GoNannies, Inc. v. GoAupair.com, Inc., 464 F.Supp.2d 603 (N.D. Tex. 2006) (full-text).
Factual Background Edit
Both parties offered "domestic personnel staffing" services, matching nannies and au pairs with families needing their services. In July 2003, plaintiffs commenced use of "GoNannies," registered the "gonannies.com" domain name, and applied for federal registration of the GO NANNIES mark. Plaintiff received registration of the GO NANNIES mark in August 2005. In 2005, defendants bought a company that operated under the marks "goAUPAIR" and "goNANI" since 1999 and that operated a website at "gonani.com" since 2000. Plaintiffs discovered defendants' use of "goNANI" in March 2006 and sued defendants in April 2006 for trademark infringement and cybersquatting, among other claims.
Trial Court Proceedings Edit
Six months later, plaintiff filed an emergency motion for a TRO and preliminary injunction to bar defendants from using the term "goNANI" and using the trademark registration symbol "®" in connection with its unregistered "goNANI" mark. A few days later, the court denied plaintiff's request for a TRO due to the "extensive delay" between filing suit and seeking the TRO. The court then examined whether plaintiffs satisfied the requirements for a preliminary injunction.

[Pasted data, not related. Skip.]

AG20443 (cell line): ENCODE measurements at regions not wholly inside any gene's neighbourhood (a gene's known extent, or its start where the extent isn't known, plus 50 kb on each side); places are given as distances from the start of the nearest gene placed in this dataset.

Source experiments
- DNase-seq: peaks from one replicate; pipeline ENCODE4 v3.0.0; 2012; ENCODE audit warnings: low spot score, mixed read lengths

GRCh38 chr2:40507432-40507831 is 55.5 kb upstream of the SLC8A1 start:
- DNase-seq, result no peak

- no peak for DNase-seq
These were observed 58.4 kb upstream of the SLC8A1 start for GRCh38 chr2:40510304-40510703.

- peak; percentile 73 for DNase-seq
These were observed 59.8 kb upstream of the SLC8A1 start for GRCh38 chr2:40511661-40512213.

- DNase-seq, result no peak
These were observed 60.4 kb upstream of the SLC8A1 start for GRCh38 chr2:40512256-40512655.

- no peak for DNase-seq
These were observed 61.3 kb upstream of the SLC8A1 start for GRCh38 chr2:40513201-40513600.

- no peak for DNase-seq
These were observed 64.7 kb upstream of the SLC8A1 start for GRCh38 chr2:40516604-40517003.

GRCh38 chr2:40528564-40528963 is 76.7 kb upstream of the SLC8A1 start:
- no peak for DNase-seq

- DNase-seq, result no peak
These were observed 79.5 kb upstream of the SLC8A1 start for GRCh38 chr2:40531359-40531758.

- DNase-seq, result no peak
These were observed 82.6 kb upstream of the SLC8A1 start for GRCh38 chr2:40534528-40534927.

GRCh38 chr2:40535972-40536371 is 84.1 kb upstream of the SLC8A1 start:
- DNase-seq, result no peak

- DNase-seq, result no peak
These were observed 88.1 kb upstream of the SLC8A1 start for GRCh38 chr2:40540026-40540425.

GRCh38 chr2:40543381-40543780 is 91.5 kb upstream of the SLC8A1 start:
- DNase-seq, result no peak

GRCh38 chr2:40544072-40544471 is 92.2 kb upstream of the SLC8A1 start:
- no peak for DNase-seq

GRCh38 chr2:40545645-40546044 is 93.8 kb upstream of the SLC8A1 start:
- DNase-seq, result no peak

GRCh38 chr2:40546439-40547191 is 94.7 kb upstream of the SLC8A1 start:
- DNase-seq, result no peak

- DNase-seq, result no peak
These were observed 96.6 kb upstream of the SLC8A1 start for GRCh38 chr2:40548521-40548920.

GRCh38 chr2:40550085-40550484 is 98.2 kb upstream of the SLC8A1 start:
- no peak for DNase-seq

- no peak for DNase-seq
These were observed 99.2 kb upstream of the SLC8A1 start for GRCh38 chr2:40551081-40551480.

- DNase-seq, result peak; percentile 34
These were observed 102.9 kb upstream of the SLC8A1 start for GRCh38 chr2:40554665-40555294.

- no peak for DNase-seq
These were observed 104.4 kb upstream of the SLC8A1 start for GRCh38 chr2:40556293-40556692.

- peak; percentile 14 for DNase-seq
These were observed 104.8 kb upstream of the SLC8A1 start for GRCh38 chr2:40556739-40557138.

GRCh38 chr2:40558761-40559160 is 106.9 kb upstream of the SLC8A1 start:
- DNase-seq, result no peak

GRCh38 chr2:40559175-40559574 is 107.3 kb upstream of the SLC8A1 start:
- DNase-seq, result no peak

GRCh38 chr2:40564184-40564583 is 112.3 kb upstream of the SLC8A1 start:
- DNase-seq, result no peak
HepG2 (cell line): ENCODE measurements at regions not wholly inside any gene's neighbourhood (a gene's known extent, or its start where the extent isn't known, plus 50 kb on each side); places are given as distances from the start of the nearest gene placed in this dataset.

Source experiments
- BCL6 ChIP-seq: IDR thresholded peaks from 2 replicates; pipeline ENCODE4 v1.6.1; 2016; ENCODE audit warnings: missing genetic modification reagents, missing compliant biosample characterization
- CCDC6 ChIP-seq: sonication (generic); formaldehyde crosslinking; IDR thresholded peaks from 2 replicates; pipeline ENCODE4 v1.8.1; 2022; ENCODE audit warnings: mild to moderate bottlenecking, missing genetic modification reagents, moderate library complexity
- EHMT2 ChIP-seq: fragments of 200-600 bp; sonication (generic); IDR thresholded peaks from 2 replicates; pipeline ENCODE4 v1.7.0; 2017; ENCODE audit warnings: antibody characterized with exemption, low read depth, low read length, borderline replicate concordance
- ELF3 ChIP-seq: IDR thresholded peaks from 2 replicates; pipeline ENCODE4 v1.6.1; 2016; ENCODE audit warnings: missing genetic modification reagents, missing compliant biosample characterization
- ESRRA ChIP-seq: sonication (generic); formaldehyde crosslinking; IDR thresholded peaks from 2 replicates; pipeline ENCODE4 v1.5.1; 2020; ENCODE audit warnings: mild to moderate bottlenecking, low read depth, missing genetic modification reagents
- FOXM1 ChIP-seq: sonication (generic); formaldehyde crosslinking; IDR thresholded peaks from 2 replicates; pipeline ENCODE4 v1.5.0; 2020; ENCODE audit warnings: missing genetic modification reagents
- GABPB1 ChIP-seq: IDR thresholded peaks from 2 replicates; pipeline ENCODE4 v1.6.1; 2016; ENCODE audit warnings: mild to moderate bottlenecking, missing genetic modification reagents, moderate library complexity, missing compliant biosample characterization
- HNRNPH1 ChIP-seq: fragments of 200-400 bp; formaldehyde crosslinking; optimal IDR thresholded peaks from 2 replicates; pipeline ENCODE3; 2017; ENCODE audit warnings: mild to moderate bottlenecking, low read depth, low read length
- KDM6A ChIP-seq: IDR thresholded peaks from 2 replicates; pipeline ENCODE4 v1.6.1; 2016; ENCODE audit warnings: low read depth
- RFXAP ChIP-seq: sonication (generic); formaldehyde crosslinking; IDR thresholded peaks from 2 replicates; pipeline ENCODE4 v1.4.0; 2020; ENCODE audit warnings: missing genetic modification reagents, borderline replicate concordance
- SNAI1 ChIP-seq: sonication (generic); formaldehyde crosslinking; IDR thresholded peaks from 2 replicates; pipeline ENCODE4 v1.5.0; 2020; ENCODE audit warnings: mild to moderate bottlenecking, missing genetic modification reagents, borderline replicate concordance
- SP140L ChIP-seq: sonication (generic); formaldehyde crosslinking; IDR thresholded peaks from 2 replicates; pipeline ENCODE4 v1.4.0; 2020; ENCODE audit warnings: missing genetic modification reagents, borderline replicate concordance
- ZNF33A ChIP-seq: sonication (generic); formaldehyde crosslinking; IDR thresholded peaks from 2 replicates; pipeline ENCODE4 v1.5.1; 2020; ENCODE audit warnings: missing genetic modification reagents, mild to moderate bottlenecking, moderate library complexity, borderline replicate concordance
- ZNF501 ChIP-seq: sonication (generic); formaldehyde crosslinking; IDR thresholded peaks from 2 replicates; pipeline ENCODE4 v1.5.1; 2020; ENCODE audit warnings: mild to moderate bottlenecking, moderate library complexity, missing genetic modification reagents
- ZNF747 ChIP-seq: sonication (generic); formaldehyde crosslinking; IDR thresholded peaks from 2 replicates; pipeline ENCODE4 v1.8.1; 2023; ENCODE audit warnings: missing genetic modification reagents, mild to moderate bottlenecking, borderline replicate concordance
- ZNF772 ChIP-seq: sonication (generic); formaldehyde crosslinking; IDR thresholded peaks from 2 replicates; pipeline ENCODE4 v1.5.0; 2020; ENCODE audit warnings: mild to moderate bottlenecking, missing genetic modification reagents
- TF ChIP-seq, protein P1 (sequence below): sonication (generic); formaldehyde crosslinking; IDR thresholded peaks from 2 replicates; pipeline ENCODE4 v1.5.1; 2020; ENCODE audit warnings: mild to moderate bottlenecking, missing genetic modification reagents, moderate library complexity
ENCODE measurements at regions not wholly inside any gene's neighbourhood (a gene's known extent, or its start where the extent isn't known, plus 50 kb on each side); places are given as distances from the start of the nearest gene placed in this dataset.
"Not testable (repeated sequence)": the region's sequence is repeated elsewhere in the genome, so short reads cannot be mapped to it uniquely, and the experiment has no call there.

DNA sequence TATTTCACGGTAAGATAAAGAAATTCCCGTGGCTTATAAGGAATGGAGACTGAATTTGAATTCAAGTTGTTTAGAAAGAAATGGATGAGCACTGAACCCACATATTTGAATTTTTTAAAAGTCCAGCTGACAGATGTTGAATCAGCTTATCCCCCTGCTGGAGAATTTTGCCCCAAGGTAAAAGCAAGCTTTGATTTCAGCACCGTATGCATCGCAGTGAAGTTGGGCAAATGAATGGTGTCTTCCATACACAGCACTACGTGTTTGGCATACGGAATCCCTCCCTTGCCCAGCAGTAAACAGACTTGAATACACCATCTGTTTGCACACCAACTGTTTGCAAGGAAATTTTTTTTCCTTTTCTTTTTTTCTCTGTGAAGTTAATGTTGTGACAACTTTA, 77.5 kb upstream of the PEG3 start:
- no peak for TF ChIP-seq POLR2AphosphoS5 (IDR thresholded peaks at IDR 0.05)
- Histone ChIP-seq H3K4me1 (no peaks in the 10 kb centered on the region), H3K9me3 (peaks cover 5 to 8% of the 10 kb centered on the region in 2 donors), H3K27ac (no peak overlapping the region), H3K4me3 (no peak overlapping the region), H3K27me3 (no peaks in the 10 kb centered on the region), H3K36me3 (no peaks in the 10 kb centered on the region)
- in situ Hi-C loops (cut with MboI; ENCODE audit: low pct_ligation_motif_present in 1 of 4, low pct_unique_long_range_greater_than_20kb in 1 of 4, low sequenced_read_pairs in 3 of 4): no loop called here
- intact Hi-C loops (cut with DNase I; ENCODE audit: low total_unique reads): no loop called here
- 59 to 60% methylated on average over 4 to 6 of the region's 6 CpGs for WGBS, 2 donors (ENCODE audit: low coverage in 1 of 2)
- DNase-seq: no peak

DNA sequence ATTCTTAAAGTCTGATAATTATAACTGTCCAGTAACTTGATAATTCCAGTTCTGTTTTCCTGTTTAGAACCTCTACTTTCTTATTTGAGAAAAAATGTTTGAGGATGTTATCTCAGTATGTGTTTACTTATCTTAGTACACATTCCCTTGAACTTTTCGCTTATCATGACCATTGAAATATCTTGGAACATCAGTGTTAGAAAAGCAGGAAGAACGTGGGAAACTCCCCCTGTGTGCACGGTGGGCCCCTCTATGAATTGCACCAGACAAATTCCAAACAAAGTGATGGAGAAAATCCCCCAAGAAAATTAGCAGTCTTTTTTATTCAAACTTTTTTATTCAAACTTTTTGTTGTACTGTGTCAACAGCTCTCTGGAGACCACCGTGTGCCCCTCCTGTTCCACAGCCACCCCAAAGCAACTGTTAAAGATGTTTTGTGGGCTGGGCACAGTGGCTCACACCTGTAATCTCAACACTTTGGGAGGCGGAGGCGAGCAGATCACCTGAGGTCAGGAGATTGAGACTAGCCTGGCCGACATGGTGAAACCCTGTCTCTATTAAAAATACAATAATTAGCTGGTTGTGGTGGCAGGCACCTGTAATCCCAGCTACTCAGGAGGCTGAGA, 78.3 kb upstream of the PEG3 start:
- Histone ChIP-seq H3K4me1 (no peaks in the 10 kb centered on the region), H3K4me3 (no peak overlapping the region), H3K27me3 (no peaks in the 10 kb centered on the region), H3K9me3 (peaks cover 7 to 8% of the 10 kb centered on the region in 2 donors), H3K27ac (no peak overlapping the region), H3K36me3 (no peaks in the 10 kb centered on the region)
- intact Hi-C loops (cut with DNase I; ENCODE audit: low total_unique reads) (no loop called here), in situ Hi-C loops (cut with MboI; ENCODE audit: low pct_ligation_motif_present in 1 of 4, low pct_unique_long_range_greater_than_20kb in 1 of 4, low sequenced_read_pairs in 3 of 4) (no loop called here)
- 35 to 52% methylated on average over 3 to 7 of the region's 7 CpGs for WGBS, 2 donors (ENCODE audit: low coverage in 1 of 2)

Regarding the likelihood of success on the merits, plaintiffs argued that its registration of the "GO NANNIES" mark controlled. Defendants countered that they were the first to use the mark nationwide such that they would likely prevail on their counterclaim for cancellation of plaintiffs' registration of the "GO NANNIES" mark. Based on defendants' evidence of "extensive prior use" of the "goNANI" mark before plaintiffs' registration, the court held that plaintiffs were not likely succeed on the merits of their claims.
Next, regarding the requirement that plaintiff would suffer a substantial threat of immediate and irreparable harm, the court held that even if plaintiffs established the likelihood of success on the merits required to invoke a presumption of irreparable harm, the court would not presume a "substantial" threat of irreparable harm.
In addition, plaintiffs failed to show that their injuries could not be adequately compensated monetarily or that defendants' improper use of the trademark registration symbol caused plaintiffs irreparable harm. Finally, plaintiffs' substantial delay demonstrated "that there is no apparent urgency to the request for injunctive relief" such that plaintiffs' unexplained delay was not "sufficient to rebut any possible presumption of irreparable harm." The court thus denied plaintiffs' motion for preliminary injunction.
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